Brisbane was nothing if not persistent, and on October 26, 1880, he wrote to Garfield, with yet another new tube scheme. As the presidential campaign was drawing to its conclusion, Brisbane expressed his confidence Garfield would win. In an historically ironic postscript, he wrote, “I do not ask you to appoint me Consul at Paris, but I wish you would entrust me with negotiating a Commercial Treaty with France.” In 1887 Z.L. White, Washington correspondent for Science, headlined his (very unsympathetic) profile of Brisbane “A sketch of a noted crank.” [16]

The New Century

The May 10, 1890 Evening Star reported “Pneumatic Possibilities; Mr. Wanamaker thinks of introducing tubes in the postal system.” The well-informed reporter even included two paragraphs on the Brisbane tube attempt and its failure. Wanamaker’s department store in Philadelphia had used pneumatic tubes to ferry cash since 1880, replacing the cash boys and cash girls.

As U.S. Postmaster General in 1892, John Wanamaker did implement a pneumatic postal mail system in Philadelphia; it was inaugurated the following year. The Post Office expanded the pneumatic tube technology in Philadelphia, New York, Chicago, St. Louis, and Boston. [17]

The idea for implementing pneumatic tube technology in Washington still held an allure and bubbled up periodically. Late in 1899, the Washington Times edition of November 11th reported that Second Assistant Postmaster General William Shallenberger sought to expand the post office’s pneumatic mail system to Washington. A few months later in 1900 the March 13th Evening Star reported that the District Commissioners would take an agnostic approach to legislation for (of all things) a pneumatic tube from the Capitol to the General post Office because they were “unaware of the desires of the authorities [GPO and the Congress].” [18]

In 1914 R.G. Collins, representing the United States Pneumatic Co. of New York, in testimony before the Commission to Investigate the Pneumatic-tube Postal System, stated, “I do not think there can be any question but that [the] tube system which will carry 99½ per cent of all the packages, and carry all the mail of course, and everything of that kind between the different buildings, will furnish a means of carrying on this service, which is a very essential part of the Government service, with much greater speed and rapidity and be a very great convenience in transacting the Government business.” [19]

The system proposed contemplated 30-inch tubes, much larger than the existing eight-inch systems. To be connected were the Government Printing Office, Bureau of Engraving and Printing, Station F of the Washington city post office and existing and new post offices, the Capitol and Senate and House Office Buildings, the Census Bureau, Agricultural Department seed, and the Municipal Building. Also to be included were to be the Treasury, State, War, Navy, and Commerce, Justice departments, as well as the Court of Claims, Geological Survey, Pension Bureau, and Patent Office — for a total of 9.4 miles.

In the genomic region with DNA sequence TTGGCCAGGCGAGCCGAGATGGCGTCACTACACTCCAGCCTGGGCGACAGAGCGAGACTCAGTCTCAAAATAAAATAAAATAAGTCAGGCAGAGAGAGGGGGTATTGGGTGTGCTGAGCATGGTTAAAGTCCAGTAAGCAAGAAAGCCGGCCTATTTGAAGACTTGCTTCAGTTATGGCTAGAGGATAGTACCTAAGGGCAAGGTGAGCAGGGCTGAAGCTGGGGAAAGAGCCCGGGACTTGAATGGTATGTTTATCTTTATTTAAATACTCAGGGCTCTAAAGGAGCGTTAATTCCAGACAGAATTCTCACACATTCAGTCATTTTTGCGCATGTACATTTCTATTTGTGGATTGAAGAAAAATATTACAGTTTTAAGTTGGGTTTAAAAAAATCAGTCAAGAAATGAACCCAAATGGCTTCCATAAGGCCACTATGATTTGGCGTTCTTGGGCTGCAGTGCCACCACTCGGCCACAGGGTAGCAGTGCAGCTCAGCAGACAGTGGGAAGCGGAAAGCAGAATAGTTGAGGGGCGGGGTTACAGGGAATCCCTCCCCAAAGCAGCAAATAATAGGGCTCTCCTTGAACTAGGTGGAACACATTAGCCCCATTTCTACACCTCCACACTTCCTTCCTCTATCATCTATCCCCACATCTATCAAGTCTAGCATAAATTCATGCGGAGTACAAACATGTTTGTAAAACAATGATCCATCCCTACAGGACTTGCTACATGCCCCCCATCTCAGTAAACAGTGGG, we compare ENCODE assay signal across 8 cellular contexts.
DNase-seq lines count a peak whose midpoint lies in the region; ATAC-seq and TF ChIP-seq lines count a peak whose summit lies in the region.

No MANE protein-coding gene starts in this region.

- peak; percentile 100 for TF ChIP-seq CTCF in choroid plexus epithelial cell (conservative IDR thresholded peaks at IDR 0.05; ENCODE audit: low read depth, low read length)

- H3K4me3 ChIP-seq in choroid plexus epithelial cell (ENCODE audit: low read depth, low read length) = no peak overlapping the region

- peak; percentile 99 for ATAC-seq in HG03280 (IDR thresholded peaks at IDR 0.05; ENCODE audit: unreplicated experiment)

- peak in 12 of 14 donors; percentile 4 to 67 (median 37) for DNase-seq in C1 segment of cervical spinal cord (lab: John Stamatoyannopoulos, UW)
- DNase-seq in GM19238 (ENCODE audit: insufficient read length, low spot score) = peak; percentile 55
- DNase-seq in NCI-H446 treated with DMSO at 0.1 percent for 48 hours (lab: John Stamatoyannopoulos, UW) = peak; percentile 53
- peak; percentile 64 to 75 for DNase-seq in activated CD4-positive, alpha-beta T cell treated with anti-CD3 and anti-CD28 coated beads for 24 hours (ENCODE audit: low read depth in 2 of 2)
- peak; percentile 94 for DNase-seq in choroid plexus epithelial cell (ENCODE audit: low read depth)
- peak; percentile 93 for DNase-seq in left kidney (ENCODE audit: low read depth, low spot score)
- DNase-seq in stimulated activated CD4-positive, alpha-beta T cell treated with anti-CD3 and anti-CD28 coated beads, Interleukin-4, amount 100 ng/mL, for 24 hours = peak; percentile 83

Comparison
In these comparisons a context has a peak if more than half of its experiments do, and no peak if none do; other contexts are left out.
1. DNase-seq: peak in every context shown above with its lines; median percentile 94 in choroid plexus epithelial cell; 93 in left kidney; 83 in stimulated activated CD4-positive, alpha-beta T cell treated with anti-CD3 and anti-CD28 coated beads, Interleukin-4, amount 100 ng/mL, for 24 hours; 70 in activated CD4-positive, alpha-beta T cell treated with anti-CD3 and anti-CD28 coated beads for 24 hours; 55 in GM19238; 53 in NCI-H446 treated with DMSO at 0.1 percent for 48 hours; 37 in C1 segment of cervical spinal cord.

“A direct tube between the Government Printing Office and the Capitol Building” was suggested, at a cost of $50,000 to $75,000 – three to five times the cost of Brisbane’s attempt over 40 years earlier. [20]

In 1904 further extensions (or introduction) of pneumatic postal service was studied for seventeen major cities, including Washington. For Washington the uncertainty of plans for Union Station and nearby postal facilities led to deferring consideration. [21]

A demonstration system had been “installed between the Capitol and the House of Representatives Office Building. This is known as the Burton system. It consists of an 18-inch tube and two terminals, and is the only pneumatic tube constructed, as far as I have been able to learn, having a diameter greater than 10 inches. It was installed in the summer of 1911, put in condition for use In September of that year, and has been operated intermittently for the purposes of demonstration only. I observed its operation on November 12, 1913.” [22]

As late as 1944 Congress passed an “Act to permit the construction and use of certain pipe lines for pneumatic tube transmission in the District of Columbia — to lay down, construct, maintain, and use not more than three pipe lines for a pneumatic tube system from a point within said lot 81, square 50, through connecting public alleys, across Twenty-third Street Northwest, through a connecting alley to a point within said lot 10, square 36” which authorized the Bureau of National Affairs to construct pneumatic tubes under 23rd St NW in the West End.

Today, pneumatic technology has a slightly risible air, with pneumatic tubes associated in popular imagination with their key role in Terry Gilliam’s 1985 film, Brazil.  Few know that in Washington an attempt was made to be at the leading edge of pneumatic technological innovation, or that a utopian socialist inventor/philosopher instigated it. But in the day, this ultimate in analog technology was seen as a likely competitor with the telegraph (as Garfield’s note makes clear). Washington never got its federal pneumatic tubes, not for lack interest, but seemingly for lack of demand and failure of political and bureaucratic will.


Tad Bennicoff and all the reference staff at the Smithsonian Institution Archives; Betty Koed and Mary Baumann of the U.S. Senate Historical Office, staff of the Manuscript Division, Library of Congress.


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References and Resources

See resource list published on author’s Washington DC history blog.

*Matthew B. Gilmore is the editor of the H-DC discussion list and blogs on Washington history and related subjects at Previously, he was a reference librarian at the Washingtoniana Division of the DC Public Library for a number of years. He has presented numerous workshops and public lectures, and published articles and books on Washington D.C. history.